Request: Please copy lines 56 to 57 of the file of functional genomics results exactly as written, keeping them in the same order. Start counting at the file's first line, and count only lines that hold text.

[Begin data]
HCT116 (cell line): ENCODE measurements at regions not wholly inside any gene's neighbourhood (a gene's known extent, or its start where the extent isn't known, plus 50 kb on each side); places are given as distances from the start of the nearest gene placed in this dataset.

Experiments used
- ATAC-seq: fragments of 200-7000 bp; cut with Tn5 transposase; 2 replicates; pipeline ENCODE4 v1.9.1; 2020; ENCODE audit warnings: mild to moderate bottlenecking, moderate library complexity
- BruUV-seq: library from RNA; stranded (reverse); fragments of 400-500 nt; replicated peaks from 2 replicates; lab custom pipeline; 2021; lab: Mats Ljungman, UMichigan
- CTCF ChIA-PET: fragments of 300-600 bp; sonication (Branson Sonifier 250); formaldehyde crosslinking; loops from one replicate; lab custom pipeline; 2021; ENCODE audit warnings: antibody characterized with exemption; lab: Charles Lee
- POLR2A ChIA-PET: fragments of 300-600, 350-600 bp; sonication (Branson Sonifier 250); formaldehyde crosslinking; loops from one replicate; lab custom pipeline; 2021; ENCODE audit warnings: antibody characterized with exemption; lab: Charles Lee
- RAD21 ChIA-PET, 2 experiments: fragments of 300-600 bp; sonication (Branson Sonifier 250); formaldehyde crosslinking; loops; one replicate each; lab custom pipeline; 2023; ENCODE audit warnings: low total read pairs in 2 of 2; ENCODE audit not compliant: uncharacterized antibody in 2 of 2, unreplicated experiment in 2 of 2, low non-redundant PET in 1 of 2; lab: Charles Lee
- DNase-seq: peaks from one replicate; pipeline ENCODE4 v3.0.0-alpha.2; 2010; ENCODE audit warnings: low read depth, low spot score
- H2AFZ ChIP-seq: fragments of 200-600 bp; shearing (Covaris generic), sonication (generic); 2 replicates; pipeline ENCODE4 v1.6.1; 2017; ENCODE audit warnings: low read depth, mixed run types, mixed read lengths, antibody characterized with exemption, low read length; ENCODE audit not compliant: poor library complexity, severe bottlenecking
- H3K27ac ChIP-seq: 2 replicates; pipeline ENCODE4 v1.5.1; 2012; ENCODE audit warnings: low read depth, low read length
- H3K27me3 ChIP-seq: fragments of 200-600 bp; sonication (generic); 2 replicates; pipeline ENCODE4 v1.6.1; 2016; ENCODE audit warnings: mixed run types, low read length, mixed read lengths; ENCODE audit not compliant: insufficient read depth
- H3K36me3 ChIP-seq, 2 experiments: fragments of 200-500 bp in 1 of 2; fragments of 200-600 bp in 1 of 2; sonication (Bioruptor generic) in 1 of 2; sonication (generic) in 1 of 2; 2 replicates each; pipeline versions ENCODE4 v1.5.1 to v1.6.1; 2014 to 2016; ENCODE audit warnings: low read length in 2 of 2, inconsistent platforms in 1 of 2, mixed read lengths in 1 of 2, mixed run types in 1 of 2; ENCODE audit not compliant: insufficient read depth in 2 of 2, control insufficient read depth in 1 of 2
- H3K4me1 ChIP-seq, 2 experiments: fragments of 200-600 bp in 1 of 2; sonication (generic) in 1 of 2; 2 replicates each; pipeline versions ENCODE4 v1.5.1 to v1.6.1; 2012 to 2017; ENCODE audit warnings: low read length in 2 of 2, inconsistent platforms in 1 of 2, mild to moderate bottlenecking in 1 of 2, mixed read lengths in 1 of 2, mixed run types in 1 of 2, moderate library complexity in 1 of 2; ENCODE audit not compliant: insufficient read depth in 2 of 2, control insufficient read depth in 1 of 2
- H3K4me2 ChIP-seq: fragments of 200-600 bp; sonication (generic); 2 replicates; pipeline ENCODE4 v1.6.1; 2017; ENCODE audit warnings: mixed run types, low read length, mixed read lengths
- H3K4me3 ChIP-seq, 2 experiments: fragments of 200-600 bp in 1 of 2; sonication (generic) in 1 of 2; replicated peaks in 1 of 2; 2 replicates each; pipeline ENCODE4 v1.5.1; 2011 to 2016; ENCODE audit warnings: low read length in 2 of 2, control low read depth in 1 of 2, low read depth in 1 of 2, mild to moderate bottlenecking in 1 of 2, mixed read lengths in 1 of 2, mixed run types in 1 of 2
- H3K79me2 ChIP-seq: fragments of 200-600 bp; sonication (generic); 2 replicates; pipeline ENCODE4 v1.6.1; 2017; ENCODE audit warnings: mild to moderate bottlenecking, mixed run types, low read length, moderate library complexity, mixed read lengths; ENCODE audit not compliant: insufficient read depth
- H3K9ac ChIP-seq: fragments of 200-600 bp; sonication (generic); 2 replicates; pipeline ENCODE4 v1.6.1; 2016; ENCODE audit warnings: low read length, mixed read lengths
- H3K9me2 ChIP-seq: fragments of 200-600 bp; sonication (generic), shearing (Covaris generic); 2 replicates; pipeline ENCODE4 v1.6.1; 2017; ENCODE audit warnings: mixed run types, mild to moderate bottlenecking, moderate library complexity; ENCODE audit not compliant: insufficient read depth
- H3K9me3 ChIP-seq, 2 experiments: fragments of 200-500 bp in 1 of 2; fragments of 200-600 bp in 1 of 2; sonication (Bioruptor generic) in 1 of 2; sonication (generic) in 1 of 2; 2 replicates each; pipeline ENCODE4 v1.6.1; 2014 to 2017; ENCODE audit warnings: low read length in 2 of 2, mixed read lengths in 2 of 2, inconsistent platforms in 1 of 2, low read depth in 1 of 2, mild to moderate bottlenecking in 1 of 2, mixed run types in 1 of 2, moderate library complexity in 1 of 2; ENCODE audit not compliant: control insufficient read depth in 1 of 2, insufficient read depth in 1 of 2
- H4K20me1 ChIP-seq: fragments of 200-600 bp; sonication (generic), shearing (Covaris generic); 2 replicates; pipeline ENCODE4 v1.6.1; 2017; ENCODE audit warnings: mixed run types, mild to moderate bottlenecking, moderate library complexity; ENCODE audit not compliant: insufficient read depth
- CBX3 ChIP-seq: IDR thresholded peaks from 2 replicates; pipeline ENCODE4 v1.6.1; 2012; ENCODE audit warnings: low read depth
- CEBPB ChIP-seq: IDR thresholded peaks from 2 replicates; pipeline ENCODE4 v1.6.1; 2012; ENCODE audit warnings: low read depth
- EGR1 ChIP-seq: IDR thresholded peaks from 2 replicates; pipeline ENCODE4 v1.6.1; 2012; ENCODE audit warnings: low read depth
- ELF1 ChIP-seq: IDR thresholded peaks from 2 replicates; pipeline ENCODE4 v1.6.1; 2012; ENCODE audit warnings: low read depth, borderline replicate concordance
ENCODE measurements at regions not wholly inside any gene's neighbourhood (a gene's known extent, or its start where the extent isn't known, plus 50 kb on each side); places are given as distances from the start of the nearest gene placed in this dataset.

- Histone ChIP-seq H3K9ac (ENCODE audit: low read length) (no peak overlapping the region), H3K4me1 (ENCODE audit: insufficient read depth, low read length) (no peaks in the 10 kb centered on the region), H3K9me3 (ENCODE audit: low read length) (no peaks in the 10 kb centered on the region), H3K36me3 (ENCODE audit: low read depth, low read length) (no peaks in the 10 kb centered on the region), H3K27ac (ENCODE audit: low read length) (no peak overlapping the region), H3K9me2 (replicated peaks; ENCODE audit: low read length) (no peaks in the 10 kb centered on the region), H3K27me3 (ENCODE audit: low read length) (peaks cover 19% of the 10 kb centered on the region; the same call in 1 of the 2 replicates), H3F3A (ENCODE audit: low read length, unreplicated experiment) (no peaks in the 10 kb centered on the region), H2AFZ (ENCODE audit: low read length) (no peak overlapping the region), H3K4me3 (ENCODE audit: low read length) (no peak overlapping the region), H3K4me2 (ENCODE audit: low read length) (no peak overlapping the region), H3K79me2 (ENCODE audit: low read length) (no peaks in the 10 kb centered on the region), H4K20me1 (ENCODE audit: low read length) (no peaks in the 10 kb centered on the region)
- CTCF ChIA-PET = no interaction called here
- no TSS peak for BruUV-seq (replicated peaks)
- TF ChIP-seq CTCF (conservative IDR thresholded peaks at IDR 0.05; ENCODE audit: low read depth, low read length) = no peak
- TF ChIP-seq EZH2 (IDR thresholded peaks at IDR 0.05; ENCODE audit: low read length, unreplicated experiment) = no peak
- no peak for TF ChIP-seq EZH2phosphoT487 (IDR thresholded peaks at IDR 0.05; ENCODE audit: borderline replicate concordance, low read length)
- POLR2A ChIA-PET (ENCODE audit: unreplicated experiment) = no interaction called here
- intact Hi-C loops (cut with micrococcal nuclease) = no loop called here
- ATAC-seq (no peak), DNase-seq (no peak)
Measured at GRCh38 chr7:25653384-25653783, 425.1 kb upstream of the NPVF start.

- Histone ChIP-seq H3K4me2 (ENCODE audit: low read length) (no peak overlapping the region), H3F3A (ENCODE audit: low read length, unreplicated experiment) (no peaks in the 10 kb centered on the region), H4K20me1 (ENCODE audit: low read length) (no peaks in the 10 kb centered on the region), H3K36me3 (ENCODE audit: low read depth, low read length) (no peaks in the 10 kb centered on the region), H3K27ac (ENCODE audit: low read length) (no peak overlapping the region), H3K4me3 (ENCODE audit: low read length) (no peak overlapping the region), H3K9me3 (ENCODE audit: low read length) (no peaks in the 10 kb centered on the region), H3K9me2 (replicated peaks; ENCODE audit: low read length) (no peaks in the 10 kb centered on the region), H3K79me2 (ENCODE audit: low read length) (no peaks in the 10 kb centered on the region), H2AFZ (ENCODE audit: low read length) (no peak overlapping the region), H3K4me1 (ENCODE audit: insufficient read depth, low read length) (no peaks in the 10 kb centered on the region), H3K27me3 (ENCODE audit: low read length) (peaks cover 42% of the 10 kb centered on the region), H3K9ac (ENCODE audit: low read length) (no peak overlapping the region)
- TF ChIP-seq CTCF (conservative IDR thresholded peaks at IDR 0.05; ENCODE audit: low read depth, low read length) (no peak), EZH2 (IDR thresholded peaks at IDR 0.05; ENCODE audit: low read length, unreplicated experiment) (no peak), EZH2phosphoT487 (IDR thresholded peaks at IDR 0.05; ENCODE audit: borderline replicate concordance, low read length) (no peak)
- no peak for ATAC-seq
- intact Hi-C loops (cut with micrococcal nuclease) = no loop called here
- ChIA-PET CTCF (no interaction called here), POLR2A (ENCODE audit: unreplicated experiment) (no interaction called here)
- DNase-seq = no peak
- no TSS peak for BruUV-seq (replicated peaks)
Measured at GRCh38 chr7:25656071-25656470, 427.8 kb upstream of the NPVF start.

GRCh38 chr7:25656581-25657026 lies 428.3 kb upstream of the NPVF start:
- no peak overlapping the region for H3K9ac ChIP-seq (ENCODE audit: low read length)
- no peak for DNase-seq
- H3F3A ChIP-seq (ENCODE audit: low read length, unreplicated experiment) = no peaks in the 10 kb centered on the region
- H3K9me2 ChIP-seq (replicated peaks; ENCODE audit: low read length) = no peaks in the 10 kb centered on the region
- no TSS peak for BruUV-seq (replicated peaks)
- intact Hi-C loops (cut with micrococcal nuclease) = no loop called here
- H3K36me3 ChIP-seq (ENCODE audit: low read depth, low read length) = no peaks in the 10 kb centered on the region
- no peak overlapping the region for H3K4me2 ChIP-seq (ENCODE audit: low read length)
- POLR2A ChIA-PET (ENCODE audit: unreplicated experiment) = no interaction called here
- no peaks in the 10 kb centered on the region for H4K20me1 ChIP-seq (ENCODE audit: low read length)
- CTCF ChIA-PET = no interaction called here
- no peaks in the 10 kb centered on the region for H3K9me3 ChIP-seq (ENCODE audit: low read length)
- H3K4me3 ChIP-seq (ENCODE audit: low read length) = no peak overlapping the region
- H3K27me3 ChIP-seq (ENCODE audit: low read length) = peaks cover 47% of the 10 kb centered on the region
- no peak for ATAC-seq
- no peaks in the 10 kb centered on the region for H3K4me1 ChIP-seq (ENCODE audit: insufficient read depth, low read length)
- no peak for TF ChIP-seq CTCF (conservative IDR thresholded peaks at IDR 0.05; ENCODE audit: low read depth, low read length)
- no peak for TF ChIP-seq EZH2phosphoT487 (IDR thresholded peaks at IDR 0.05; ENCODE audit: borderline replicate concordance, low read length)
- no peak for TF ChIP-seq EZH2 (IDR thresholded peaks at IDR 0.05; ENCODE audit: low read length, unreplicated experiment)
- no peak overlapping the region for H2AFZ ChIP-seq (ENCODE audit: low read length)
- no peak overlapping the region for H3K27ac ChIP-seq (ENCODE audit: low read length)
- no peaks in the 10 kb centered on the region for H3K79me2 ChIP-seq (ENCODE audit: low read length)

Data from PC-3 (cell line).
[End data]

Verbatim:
- no peaks in the 10 kb centered on the region for H3K9me3 ChIP-seq (ENCODE audit: low read length)
- H3K4me3 ChIP-seq (ENCODE audit: low read length) = no peak overlapping the region